RALEIGH, N.C. — Dozens of beagles that are in North Carolina foster homes are now ready for adoption through Triangle Beagle Rescue. The dogs are among the almost 4,000 beagles that were recently taken from a mass-breeding facility in Virginia where they were set to be sold to laboratories for animal experiments.
What You Need To Know
Almost 4,000 beagles were recently taken from a mass-breeding facility in Virginia
Dozens of those beagles are now up for adoption through Triangle Beagle Rescue
All of the dogs are in foster homes where they are getting comfortable with things like toys and leashes
Tinamaria Gnolfo Savarese is the foster lead for Triangle Beagle Rescue and has been volunteering with the organization since 2009. She and her husband already have several adopted dogs of their own, but they didn’t think twice about welcoming one more into their home: Gambit.
Gambit is one of the dogs taken from the Envigo RMS, LLC facility in Cumberland, Virginia, which bred dogs to be sold to laboratories for animal experimentation.
“He’s like, 'what is this?' or he’s distracted or he’s just getting used to that whole different types of food instead of the typical food that they were fed,” Savarese said.
Gambit looks healthy, but he wasn’t exposed to a lot of things at the facility that affected his behavior, Savarese said.
“Their hair is all intact. They really don’t have any calluses, but the emotional intelligence isn’t there," she said.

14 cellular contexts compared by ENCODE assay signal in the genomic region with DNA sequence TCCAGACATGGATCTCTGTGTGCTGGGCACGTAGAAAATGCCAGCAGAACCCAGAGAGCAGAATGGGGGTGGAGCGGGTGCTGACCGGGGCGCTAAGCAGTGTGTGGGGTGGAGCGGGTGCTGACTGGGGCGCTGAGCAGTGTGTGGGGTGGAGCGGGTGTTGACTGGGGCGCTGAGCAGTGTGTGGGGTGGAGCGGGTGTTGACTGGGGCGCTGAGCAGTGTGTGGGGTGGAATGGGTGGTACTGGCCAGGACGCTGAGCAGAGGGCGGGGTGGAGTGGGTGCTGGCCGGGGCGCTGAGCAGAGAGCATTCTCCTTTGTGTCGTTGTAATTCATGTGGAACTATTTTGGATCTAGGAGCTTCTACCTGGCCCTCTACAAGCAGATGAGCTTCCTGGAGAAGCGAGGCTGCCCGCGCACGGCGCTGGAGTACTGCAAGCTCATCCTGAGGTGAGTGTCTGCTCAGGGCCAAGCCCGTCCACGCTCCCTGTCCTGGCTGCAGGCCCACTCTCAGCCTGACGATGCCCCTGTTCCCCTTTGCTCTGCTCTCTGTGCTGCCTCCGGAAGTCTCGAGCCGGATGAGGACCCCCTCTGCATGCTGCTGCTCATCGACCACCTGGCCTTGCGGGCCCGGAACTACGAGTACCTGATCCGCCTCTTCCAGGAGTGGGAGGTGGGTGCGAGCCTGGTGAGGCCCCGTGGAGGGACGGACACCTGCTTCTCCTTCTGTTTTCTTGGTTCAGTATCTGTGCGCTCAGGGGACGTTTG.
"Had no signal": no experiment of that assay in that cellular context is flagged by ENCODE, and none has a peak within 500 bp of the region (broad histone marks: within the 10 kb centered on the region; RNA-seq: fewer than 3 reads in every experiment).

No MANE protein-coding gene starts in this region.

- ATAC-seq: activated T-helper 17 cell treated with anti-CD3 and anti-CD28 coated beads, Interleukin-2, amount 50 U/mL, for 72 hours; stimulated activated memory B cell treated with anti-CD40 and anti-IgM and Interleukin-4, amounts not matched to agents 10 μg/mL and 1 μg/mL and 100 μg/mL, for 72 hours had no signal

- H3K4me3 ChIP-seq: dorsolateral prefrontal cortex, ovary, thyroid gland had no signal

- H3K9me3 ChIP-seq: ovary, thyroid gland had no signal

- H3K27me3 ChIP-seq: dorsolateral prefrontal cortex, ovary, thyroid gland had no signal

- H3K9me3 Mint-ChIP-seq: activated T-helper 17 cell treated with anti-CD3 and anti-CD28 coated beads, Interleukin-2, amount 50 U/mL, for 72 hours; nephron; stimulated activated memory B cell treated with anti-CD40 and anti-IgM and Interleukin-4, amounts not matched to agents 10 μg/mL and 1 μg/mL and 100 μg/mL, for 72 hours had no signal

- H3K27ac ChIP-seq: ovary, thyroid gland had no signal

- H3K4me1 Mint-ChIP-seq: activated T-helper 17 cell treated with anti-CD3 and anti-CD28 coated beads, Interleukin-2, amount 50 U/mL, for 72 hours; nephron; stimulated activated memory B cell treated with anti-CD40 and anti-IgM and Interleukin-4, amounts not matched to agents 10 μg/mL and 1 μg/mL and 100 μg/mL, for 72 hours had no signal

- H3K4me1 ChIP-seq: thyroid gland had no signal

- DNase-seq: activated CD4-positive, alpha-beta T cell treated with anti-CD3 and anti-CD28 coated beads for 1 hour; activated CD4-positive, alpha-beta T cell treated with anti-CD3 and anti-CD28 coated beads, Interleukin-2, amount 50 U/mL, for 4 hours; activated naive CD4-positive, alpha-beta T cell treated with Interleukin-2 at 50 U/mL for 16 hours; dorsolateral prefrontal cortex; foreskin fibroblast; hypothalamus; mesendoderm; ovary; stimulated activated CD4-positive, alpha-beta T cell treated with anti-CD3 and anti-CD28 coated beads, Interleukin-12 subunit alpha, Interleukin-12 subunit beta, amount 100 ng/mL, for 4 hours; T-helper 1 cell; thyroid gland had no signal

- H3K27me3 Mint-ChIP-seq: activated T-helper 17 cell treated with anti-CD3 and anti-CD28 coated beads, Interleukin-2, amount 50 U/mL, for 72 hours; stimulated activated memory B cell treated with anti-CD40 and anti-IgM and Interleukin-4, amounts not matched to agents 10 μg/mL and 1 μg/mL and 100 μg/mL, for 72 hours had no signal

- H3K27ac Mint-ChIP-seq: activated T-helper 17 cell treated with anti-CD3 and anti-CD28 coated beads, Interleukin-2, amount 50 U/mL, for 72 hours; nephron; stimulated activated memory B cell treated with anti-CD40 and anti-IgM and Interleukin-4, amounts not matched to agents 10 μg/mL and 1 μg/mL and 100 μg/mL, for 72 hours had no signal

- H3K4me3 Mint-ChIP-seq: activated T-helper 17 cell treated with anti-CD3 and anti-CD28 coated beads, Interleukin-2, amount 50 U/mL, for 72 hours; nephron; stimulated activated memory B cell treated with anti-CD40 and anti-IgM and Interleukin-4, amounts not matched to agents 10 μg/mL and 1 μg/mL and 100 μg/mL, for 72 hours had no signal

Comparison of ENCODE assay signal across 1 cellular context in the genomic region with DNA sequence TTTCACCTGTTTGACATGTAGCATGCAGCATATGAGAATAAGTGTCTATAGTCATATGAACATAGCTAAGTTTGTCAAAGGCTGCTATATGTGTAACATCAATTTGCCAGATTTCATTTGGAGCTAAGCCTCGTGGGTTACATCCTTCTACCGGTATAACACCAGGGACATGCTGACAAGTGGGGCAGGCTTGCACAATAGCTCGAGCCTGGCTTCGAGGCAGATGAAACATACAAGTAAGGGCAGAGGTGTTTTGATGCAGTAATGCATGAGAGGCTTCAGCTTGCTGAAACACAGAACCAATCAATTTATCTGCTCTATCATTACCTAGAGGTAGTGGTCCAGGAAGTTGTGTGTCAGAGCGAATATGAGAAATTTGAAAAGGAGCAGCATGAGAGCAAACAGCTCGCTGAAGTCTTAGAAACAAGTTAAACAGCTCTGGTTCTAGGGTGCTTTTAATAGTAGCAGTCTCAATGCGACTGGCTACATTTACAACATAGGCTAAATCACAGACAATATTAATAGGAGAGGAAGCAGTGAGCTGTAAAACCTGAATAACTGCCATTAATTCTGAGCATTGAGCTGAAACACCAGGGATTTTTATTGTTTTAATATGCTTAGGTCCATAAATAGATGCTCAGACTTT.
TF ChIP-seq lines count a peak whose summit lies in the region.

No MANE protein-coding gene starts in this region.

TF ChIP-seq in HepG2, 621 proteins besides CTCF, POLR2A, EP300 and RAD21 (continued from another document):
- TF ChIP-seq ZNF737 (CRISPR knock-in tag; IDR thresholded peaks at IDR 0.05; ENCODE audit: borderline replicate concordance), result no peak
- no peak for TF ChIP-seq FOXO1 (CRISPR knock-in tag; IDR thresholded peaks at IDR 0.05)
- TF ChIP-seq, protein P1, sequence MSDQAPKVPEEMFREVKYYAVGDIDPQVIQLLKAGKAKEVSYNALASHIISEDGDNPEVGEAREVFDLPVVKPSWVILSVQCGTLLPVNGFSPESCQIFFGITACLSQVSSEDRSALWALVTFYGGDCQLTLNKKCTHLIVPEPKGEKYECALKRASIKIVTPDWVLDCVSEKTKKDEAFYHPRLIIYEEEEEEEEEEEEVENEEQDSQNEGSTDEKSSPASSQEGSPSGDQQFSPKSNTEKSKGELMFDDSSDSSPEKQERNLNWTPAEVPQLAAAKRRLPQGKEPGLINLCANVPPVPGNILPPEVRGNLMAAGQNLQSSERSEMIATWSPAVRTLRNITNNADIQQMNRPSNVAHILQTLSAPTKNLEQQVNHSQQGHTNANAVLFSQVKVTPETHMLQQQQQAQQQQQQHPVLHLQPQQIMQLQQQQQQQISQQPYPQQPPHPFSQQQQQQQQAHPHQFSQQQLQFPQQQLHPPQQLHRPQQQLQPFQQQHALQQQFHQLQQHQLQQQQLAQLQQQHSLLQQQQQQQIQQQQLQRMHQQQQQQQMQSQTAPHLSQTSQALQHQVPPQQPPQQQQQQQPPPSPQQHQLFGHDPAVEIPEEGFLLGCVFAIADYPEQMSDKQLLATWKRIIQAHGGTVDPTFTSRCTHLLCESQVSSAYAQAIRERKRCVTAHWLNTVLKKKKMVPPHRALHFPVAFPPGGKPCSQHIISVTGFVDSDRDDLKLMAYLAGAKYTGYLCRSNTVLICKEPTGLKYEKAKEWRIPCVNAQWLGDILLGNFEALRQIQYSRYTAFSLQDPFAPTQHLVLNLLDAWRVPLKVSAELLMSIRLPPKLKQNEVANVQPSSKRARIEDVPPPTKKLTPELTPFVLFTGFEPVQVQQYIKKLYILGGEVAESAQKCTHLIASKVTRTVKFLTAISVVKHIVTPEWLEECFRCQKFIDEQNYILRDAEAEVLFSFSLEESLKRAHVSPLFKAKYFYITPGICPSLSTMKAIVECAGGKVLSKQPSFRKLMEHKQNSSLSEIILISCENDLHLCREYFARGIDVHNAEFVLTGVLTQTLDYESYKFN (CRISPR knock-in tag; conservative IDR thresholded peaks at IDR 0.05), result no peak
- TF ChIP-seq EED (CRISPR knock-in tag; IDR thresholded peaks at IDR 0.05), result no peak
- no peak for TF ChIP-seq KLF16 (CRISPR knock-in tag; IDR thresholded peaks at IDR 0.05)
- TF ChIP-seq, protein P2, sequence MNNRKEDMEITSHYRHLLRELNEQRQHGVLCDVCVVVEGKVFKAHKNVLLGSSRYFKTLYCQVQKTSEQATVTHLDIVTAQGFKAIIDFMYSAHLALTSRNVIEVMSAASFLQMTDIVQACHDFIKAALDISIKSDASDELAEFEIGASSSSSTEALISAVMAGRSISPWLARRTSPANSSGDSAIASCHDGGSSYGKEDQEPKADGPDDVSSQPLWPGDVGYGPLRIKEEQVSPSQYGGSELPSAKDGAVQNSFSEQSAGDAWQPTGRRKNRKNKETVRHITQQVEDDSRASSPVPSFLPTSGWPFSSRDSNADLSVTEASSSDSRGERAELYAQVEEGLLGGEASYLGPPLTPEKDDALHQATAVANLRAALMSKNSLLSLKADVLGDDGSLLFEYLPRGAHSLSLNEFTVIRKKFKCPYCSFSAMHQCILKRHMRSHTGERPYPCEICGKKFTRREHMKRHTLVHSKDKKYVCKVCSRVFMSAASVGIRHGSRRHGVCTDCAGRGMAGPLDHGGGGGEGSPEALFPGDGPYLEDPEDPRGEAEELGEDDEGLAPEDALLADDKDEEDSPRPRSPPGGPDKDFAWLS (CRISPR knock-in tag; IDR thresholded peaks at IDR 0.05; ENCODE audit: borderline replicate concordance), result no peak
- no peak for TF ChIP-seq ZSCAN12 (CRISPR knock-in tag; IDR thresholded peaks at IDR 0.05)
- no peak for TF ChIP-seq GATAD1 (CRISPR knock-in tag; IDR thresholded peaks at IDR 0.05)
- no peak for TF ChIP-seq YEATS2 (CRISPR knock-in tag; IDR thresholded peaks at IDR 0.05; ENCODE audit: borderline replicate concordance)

Gambit is learning a lot from Savarese’s other dogs, including how to play with toys.
“It’s really fun to watch the dogs play with a toy for the first time when they have never been introduced to one,” Savarese said.
Savarese is also teaching Gambit how to be comfortable with a leash.
“I think it just makes him freeze at this point. It freaks him out,” Savarese said. “And why is someone telling me to go this way and why is this thing pulling on me this way?”
Gambit was given a blue tattoo on the inside of his ear at the facility, and it serves as proof that his past will always be with him.
“That is the tattoo that’s basically his name. What they do is they have a location, so Cumberland, and then it would usually be a number like how many dogs were in the litter,” Savarese said.
Gambit has a name now and is learning that he can trust the people who take care of him because as much as he’s learning from Savarese, she says we can also learn a lot from dogs.
“They teach me how to live. They live in the moment. They are very forgiving, and they give unconditional love,” Savarese said.
According to the Humane Society of the United States, dogs are used to test the safety of drugs, medical devices and pesticides. The Humane Society says laboratories reported having almost 44,000 dogs in their possession in 2021, and about 900 dogs were used for experiments in North Carolina last year.
To learn more about adopting any of the beagles, visit the Triangle Beagle Rescue website.